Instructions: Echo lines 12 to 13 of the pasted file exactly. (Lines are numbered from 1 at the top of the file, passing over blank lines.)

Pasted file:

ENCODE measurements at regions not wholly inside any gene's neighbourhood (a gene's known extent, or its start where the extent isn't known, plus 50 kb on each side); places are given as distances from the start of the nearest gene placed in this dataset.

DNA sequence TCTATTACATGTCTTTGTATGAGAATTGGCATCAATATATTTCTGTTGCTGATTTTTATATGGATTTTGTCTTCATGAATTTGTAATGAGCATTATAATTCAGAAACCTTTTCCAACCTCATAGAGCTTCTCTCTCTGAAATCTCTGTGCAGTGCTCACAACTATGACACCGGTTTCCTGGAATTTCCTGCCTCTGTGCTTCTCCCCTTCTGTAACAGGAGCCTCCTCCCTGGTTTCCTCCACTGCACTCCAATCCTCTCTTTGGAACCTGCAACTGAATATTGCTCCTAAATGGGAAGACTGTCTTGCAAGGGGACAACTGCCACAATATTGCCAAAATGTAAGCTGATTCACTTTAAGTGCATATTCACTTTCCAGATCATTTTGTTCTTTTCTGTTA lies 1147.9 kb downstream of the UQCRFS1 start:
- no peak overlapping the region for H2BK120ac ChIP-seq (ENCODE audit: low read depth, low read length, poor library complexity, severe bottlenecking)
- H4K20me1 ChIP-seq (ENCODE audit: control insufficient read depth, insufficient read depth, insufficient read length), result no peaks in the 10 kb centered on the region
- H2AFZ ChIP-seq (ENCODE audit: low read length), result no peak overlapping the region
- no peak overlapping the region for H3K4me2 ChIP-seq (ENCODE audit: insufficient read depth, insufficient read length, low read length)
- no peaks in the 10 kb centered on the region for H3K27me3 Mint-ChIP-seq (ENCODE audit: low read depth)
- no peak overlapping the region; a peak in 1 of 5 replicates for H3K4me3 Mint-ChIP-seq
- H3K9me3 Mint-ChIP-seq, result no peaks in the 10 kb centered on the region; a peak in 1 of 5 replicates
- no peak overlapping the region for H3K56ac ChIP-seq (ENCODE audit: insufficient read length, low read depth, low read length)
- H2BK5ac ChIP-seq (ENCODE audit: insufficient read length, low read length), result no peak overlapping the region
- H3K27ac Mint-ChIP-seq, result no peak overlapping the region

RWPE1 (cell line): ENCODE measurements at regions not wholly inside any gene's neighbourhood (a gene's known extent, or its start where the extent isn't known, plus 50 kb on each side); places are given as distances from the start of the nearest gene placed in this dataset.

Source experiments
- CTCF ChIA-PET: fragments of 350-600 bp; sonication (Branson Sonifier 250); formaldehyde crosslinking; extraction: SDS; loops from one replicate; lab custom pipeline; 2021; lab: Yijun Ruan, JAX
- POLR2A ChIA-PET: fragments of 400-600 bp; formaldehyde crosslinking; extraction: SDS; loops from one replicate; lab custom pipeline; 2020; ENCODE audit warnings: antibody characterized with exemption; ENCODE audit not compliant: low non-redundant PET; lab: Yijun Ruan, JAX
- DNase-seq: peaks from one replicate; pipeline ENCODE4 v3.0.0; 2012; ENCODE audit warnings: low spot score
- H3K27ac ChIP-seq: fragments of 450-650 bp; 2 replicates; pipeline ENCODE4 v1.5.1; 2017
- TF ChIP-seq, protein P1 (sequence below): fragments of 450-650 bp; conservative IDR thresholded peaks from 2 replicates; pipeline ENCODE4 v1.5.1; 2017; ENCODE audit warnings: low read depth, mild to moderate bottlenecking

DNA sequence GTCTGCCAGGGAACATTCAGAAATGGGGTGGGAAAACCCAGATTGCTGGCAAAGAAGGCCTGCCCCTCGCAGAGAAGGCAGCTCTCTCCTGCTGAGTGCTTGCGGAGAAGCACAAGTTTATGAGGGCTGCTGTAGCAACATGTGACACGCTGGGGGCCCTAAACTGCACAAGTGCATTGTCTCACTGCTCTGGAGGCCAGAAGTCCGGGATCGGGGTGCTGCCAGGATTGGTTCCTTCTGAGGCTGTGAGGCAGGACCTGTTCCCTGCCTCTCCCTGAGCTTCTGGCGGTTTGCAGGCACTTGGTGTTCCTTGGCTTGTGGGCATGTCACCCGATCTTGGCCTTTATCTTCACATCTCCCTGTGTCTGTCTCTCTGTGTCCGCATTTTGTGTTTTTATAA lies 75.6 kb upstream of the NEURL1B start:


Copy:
- H3K27ac Mint-ChIP-seq, result no peak overlapping the region

RWPE1 (cell line): ENCODE measurements at regions not wholly inside any gene's neighbourhood (a gene's known extent, or its start where the extent isn't known, plus 50 kb on each side); places are given as distances from the start of the nearest gene placed in this dataset.